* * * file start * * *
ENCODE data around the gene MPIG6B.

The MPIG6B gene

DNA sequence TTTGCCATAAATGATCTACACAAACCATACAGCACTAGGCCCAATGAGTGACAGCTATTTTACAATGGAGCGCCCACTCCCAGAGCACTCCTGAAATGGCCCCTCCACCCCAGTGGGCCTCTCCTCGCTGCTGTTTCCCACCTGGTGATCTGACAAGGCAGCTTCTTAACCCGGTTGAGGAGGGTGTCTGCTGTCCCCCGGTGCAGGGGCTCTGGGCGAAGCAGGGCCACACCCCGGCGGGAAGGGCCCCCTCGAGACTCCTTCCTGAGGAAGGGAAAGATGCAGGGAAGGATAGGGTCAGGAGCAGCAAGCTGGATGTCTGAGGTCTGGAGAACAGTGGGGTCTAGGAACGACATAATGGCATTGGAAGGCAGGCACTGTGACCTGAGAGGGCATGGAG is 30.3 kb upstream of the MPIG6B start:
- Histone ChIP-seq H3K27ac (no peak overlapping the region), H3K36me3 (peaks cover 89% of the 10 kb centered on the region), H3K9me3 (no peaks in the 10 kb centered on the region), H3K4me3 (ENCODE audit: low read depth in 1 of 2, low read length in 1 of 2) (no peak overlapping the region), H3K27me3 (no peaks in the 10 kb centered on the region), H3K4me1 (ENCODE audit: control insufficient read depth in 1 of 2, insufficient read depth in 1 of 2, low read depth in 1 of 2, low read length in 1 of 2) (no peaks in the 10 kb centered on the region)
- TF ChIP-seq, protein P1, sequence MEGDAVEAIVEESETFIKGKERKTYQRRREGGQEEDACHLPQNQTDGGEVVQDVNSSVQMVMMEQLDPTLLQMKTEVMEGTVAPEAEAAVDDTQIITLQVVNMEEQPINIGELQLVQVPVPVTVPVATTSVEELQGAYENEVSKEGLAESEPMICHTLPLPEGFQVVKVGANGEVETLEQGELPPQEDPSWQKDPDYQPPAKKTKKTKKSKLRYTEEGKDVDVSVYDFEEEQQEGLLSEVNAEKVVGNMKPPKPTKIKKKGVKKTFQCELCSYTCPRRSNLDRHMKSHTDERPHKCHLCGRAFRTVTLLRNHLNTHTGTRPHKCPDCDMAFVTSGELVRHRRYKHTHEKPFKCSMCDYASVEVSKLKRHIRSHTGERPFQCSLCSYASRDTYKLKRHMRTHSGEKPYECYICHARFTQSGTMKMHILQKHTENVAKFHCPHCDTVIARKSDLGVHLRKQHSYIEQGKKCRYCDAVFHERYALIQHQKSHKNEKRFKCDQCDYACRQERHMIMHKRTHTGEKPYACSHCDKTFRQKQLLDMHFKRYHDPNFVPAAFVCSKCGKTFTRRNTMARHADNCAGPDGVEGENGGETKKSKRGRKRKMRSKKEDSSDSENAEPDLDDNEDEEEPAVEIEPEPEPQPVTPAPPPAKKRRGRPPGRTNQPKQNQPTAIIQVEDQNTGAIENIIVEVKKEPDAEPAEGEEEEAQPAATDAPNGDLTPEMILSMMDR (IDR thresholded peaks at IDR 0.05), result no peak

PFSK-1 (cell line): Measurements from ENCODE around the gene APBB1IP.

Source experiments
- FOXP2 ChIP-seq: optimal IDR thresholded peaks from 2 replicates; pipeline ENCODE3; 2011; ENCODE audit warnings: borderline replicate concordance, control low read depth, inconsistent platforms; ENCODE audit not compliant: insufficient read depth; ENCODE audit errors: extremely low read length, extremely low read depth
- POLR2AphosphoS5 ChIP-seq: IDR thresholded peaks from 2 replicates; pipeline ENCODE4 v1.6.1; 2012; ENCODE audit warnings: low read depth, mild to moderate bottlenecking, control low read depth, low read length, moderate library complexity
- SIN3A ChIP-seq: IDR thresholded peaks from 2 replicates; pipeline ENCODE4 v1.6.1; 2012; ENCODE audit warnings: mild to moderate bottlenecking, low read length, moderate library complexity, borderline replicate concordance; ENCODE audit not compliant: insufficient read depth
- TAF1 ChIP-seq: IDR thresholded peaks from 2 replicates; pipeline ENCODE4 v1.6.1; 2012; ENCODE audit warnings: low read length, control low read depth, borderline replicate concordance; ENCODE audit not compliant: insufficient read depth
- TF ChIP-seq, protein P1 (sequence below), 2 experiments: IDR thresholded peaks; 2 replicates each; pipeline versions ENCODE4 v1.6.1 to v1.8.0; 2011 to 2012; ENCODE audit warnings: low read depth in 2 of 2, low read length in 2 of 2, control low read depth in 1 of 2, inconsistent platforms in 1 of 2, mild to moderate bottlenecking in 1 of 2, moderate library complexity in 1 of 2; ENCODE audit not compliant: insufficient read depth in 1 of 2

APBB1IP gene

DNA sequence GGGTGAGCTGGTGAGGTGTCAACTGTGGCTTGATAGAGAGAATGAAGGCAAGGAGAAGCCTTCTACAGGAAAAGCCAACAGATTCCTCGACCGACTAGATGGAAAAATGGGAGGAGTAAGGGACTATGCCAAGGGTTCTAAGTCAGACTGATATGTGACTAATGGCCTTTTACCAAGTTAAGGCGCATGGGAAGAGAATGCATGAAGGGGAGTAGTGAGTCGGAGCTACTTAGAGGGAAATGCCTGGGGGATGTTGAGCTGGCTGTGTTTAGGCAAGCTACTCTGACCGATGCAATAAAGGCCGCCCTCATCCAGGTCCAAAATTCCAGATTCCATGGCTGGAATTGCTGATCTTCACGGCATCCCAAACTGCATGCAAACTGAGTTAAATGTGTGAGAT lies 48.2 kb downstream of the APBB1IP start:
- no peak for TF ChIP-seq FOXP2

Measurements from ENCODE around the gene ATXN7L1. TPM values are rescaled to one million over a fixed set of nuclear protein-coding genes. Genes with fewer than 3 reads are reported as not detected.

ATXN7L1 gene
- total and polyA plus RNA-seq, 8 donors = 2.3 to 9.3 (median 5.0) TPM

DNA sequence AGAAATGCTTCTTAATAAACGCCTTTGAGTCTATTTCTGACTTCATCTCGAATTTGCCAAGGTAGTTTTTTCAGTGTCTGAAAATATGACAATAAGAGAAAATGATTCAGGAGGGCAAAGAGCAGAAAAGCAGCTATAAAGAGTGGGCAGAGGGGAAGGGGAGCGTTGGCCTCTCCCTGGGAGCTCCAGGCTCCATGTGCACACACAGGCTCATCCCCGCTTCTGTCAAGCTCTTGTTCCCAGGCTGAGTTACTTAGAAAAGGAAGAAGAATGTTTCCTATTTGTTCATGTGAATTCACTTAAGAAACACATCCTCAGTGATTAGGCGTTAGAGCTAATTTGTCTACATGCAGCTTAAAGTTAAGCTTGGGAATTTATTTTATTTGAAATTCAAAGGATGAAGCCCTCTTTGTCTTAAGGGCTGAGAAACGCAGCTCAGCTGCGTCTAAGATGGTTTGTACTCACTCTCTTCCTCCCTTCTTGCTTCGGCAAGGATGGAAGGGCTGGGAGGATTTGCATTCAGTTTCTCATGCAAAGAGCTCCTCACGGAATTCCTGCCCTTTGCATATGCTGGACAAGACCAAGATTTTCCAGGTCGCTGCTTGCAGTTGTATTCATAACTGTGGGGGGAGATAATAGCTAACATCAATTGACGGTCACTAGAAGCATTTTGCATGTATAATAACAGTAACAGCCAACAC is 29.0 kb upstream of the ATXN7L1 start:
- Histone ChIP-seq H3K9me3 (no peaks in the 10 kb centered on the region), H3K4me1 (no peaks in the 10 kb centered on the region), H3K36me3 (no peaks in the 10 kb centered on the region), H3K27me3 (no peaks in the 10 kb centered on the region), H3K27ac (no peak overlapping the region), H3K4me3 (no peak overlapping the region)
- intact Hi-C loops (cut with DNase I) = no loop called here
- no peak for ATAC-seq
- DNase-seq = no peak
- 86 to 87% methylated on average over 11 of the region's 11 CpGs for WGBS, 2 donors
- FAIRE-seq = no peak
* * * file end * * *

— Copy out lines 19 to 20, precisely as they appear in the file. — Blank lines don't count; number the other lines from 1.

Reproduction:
DNA sequence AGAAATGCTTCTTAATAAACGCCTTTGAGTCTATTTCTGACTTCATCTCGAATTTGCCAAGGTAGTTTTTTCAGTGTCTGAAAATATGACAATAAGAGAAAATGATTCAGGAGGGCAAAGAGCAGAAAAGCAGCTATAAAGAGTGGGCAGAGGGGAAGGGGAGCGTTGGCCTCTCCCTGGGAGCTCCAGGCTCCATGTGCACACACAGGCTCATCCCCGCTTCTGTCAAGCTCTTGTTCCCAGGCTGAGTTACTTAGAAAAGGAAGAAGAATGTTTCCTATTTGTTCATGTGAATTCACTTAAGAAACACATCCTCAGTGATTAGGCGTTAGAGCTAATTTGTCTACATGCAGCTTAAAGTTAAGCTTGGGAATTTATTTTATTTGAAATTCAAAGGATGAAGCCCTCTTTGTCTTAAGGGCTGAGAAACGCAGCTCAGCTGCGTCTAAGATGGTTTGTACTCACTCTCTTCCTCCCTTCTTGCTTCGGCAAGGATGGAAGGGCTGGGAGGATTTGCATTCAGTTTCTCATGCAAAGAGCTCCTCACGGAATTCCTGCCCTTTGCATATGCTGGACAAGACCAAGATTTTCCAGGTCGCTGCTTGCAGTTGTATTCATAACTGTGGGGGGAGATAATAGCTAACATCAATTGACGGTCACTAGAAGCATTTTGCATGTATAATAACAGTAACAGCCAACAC is 29.0 kb upstream of the ATXN7L1 start:
- Histone ChIP-seq H3K9me3 (no peaks in the 10 kb centered on the region), H3K4me1 (no peaks in the 10 kb centered on the region), H3K36me3 (no peaks in the 10 kb centered on the region), H3K27me3 (no peaks in the 10 kb centered on the region), H3K27ac (no peak overlapping the region), H3K4me3 (no peak overlapping the region)